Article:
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Protein Expr Purif. 2001 Feb;21(1):141-8.

Purification and kinetic characterization of CTP:phosphocholine cytidylyltransferase from Saccharomyces cerevisiae.

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  • 1Department of Biological Chemistry, University of Michigan Medical Center, Ann Arbor, MI 48109-0606, USA.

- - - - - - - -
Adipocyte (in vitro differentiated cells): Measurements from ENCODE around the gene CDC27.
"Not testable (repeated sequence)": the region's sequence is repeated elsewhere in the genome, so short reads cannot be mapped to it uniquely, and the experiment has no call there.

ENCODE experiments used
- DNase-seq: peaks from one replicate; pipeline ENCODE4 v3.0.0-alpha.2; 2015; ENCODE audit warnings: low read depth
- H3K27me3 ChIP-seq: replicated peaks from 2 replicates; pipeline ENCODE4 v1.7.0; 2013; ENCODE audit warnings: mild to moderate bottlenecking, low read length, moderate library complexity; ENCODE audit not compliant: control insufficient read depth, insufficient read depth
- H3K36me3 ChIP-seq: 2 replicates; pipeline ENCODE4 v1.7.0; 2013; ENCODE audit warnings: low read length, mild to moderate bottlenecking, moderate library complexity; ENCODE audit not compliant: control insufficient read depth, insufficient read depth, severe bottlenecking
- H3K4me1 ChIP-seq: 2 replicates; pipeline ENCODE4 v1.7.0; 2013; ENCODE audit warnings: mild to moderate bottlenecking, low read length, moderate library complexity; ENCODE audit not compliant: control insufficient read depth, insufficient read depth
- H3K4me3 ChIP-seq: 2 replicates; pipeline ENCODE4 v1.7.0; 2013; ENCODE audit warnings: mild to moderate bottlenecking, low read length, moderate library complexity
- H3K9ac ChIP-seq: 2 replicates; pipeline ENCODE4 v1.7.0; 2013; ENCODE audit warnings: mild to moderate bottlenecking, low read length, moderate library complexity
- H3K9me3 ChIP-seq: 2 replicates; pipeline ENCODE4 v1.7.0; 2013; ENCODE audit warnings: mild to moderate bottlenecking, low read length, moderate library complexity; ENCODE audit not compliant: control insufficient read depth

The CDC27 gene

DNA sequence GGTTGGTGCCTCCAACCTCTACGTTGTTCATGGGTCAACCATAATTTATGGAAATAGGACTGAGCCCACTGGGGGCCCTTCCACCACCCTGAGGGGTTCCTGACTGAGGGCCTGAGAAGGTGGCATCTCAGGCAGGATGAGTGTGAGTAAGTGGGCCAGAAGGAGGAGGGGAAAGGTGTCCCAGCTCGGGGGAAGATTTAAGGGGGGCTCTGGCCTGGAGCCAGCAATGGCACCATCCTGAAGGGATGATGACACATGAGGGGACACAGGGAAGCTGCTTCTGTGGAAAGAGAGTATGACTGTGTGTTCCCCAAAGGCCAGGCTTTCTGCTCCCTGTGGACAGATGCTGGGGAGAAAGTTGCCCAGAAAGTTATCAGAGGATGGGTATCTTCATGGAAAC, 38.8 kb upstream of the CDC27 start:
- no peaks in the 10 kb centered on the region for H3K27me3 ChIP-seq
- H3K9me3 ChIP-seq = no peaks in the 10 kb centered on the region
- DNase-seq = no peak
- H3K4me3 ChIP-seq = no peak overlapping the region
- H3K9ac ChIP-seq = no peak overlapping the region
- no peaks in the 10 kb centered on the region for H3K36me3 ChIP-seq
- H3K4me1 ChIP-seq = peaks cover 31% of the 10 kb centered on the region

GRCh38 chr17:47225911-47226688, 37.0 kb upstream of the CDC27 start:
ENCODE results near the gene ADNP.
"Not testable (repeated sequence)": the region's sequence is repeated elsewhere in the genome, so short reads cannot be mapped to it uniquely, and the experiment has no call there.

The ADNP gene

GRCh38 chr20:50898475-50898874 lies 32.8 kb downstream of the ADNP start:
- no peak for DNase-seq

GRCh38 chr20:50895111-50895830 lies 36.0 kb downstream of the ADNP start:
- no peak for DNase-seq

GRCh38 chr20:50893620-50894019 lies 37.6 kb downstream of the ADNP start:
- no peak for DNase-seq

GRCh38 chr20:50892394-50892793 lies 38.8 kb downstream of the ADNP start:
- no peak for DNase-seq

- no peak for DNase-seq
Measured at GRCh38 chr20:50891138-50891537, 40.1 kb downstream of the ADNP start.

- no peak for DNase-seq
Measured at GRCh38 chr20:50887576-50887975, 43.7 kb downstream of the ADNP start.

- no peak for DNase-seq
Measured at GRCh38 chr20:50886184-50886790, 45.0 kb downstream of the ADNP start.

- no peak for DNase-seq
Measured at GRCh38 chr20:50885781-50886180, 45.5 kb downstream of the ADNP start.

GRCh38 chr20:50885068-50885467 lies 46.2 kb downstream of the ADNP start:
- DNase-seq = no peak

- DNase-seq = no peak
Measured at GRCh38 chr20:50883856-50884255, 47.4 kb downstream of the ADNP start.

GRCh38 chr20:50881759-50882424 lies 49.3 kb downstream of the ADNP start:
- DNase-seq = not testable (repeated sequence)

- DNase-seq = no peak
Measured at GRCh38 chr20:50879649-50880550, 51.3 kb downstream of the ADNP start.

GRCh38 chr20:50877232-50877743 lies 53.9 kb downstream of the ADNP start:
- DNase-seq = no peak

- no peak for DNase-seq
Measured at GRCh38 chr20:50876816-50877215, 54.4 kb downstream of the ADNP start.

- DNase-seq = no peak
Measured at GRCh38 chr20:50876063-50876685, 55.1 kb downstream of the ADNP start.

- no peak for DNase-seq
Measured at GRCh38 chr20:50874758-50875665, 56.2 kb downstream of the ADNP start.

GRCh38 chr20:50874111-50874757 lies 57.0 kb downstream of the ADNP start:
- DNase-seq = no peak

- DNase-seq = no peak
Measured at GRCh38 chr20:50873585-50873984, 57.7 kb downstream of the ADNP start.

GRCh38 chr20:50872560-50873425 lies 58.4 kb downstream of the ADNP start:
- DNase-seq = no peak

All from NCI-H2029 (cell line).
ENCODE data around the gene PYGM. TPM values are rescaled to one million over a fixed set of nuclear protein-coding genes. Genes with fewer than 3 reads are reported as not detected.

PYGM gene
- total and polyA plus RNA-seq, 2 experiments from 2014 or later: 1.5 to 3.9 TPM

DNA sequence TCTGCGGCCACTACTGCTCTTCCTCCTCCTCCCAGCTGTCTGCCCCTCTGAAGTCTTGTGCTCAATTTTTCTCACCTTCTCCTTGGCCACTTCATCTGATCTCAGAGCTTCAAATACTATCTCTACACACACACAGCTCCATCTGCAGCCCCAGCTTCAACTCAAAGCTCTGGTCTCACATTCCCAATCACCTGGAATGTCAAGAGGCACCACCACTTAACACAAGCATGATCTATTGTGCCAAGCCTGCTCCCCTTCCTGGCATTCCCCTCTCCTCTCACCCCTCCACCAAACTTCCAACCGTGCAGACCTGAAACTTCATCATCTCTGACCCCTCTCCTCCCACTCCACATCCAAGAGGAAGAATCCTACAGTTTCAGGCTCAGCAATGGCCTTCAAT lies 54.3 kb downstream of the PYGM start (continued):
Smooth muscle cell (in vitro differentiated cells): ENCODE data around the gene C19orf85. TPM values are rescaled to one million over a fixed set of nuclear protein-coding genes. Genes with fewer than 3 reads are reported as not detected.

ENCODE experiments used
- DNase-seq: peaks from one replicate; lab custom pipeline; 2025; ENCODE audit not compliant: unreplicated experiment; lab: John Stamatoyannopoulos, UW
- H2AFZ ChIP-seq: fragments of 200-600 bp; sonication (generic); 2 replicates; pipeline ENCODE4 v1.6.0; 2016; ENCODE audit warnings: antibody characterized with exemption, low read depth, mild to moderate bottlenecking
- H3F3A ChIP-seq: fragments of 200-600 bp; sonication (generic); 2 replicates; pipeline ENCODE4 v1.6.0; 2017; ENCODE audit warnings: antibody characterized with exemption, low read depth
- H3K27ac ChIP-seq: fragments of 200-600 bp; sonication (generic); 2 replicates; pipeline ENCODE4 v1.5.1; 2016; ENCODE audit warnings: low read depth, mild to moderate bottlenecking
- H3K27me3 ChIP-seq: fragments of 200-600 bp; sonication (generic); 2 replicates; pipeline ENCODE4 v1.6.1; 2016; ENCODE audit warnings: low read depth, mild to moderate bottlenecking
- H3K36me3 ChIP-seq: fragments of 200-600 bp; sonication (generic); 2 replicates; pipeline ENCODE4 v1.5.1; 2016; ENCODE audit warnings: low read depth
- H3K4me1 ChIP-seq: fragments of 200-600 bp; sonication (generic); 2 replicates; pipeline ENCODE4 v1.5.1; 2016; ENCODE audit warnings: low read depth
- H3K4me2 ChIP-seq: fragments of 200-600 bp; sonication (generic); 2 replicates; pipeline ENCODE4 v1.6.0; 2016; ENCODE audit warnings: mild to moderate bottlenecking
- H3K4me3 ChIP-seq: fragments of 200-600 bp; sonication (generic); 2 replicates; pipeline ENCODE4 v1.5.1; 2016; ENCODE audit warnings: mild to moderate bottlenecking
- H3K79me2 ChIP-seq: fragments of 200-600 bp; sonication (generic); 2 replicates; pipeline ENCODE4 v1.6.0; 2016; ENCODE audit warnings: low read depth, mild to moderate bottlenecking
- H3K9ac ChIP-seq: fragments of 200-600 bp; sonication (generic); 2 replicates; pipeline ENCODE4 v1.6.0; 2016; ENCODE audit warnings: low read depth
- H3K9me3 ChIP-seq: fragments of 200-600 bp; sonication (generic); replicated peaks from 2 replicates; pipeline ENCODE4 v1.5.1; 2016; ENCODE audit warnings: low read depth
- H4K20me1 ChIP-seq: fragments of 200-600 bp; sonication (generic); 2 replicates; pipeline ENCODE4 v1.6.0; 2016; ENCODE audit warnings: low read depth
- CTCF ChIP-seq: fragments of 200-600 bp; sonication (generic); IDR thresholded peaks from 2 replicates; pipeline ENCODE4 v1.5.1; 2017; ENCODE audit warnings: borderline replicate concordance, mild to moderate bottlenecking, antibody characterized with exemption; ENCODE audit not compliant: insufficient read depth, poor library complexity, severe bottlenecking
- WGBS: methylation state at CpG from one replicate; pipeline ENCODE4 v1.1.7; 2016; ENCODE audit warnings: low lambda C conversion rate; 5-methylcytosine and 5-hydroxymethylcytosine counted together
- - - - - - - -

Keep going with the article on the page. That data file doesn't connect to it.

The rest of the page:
CTP:phosphocholine cytidylyltransferase (CCT) regulates the biosynthesis of phosphatidylcholine in mammalian cells. In order to understand the mechanism by which this enzyme controls phosphatidylcholine synthesis, we have initiated studies of CCT from the model genetic system, the yeast Saccharomyces cerevisiae. The yeast CCT gene was isolated from genomic DNA using the polymerase chain reaction and was found to encode tyrosine at position 192 instead of histidine, as originally reported. Levels of expression of yeast CCT activity in Escherichia coli or in the yeast, Pichia pastoris, were somewhat low. Expression of yeast CCT in a baculovirus system as a 6x-His-tag fusion protein was higher and was used to purify yeast CCT by a procedure that included delipidation. Kinetic characterization revealed that yeast CCT was activated approximately 20-fold by 20 microM phosphatidylcholine:oleate vesicles, a level 5-fold lower than that necessary for maximal activation of rat CCT. The k(cat) value was 31.3 s(-1) in the presence of lipid and 1.5 s(-1) in the absence of lipid. The K(m) values for the substrates CTP and phosphocholine did not change significantly upon activation by lipids; K(m) values in the presence of lipid were 0.80 mM for phosphocholine and 1.4 mM for CTP while K(m) values in the absence of lipid were 1.2 mM for phosphocholine and 0.8 mM for CTP. Activation of yeast CCT, therefore, appears to be due to an increase in the k(cat) value upon lipid binding.

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